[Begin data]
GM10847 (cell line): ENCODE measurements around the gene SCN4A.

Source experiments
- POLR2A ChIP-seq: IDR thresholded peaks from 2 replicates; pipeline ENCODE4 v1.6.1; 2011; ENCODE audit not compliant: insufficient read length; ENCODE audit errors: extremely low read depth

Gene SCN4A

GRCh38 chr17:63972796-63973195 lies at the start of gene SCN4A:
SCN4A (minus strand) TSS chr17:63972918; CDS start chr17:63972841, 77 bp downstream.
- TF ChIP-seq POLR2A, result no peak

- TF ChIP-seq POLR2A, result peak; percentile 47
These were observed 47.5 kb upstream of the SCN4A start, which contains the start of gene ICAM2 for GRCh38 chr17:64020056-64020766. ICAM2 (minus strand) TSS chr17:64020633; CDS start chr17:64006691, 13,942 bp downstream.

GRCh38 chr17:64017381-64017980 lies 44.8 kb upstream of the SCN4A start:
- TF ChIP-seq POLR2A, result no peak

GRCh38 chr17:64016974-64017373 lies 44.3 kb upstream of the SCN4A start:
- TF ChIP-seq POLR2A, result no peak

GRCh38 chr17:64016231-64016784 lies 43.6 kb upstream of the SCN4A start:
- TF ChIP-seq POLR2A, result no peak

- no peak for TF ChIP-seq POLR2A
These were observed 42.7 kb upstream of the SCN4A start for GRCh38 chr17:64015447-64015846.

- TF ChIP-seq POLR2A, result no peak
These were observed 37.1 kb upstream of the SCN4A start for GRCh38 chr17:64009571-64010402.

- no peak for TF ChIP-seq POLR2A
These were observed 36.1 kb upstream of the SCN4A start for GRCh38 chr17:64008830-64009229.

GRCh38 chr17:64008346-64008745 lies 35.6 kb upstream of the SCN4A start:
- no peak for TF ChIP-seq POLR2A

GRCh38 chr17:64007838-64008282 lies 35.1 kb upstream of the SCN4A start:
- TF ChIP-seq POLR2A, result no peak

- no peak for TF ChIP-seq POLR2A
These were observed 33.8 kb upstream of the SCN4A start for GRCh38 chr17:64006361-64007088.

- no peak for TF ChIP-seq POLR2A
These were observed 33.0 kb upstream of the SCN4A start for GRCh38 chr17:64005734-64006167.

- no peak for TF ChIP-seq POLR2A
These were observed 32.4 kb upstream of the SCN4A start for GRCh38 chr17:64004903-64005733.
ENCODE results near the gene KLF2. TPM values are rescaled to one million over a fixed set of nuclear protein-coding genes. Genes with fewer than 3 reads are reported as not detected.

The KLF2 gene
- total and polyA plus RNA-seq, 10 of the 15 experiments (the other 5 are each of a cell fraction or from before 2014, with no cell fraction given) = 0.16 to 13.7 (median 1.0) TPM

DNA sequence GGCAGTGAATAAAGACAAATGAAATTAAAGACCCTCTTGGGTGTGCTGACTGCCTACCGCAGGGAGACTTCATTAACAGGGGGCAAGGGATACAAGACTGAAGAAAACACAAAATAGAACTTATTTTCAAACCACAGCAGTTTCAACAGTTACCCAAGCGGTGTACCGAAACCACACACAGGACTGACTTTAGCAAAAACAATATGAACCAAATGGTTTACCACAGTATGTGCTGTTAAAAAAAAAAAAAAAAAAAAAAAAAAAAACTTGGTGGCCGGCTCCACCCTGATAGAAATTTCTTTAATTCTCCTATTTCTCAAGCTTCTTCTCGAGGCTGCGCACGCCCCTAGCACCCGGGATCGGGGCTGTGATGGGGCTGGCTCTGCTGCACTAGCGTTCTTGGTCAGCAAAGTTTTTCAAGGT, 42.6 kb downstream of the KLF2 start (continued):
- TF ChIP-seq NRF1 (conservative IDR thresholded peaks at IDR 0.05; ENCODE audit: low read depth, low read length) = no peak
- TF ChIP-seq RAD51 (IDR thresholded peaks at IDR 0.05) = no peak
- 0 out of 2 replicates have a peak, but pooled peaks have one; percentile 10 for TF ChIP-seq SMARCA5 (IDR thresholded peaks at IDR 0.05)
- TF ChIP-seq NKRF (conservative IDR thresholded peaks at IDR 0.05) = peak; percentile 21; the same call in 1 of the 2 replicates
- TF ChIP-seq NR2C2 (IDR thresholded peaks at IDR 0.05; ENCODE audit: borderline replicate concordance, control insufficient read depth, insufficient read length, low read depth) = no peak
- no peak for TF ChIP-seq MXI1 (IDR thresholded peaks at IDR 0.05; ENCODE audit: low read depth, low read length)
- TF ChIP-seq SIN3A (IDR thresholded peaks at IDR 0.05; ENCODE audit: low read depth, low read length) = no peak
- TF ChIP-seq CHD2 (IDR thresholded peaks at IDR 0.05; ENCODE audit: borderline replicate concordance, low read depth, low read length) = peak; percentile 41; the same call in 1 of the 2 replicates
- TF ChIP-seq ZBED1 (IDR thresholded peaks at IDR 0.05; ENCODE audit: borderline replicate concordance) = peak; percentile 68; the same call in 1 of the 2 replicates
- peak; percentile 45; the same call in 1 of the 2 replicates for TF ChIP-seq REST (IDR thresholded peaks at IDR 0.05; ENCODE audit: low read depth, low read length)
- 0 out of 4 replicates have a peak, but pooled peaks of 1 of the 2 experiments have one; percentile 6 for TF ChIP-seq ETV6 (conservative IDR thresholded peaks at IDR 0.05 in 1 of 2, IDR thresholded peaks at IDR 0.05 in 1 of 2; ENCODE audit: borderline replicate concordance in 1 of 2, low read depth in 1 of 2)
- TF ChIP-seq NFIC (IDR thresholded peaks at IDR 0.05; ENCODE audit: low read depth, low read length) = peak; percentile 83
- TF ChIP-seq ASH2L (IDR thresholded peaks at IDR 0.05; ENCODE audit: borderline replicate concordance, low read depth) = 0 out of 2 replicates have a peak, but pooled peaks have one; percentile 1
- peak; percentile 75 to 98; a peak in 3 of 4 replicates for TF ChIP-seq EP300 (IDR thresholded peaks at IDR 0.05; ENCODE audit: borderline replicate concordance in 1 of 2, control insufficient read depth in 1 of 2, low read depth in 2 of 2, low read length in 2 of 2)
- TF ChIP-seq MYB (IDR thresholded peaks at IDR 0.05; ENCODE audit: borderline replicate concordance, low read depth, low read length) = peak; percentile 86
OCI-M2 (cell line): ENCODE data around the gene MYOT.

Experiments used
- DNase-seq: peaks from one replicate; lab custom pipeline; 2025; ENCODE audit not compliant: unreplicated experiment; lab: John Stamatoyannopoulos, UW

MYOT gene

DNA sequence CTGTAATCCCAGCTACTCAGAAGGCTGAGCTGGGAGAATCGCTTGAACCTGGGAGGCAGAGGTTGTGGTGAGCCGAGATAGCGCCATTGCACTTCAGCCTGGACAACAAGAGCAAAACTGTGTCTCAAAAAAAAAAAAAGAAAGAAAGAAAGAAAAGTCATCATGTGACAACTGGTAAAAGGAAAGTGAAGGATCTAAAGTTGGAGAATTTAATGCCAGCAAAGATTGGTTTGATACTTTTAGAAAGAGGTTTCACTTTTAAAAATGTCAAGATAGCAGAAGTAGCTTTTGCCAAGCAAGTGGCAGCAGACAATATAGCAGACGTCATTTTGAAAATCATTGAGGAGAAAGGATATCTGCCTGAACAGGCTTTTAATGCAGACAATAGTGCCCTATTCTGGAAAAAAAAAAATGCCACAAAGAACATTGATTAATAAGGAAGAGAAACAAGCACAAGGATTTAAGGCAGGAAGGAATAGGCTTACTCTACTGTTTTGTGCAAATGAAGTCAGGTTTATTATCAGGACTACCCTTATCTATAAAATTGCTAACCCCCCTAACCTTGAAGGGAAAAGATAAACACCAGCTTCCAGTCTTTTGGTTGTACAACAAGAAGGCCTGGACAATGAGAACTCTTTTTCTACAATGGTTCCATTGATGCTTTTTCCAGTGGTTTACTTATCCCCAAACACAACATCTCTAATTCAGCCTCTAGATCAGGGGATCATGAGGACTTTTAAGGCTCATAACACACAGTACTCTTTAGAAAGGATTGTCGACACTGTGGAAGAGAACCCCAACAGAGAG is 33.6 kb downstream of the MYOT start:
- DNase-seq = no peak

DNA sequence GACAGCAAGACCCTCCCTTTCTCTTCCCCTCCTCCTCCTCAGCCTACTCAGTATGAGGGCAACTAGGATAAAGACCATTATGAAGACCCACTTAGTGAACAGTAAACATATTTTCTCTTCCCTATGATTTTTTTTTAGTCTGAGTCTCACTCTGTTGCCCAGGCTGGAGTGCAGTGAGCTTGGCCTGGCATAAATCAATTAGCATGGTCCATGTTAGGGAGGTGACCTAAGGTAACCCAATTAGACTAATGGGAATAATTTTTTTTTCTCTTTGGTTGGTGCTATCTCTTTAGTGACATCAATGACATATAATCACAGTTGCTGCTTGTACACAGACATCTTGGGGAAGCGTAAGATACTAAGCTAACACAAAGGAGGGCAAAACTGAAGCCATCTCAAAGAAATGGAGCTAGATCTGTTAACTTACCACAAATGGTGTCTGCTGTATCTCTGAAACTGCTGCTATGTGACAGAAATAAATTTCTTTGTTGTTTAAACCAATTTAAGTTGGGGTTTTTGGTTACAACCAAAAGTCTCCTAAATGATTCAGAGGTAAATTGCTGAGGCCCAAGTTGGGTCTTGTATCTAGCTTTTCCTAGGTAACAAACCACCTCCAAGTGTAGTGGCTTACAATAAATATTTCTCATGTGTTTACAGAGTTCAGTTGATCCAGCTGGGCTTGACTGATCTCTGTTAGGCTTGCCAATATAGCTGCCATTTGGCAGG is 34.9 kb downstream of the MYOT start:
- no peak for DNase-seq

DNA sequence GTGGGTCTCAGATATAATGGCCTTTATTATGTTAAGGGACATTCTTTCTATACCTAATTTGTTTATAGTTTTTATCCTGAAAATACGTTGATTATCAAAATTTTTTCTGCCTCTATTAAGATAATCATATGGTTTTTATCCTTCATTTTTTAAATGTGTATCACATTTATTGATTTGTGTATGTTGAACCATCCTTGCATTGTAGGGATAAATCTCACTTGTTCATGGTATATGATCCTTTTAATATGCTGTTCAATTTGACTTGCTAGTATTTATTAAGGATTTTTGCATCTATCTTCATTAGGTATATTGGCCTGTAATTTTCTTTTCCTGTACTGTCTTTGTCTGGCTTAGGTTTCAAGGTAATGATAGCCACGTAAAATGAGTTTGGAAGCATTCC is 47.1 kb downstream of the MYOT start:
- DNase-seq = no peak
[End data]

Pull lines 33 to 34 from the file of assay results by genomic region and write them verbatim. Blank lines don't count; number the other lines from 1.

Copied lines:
The KLF2 gene
- total and polyA plus RNA-seq, 10 of the 15 experiments (the other 5 are each of a cell fraction or from before 2014, with no cell fraction given) = 0.16 to 13.7 (median 1.0) TPM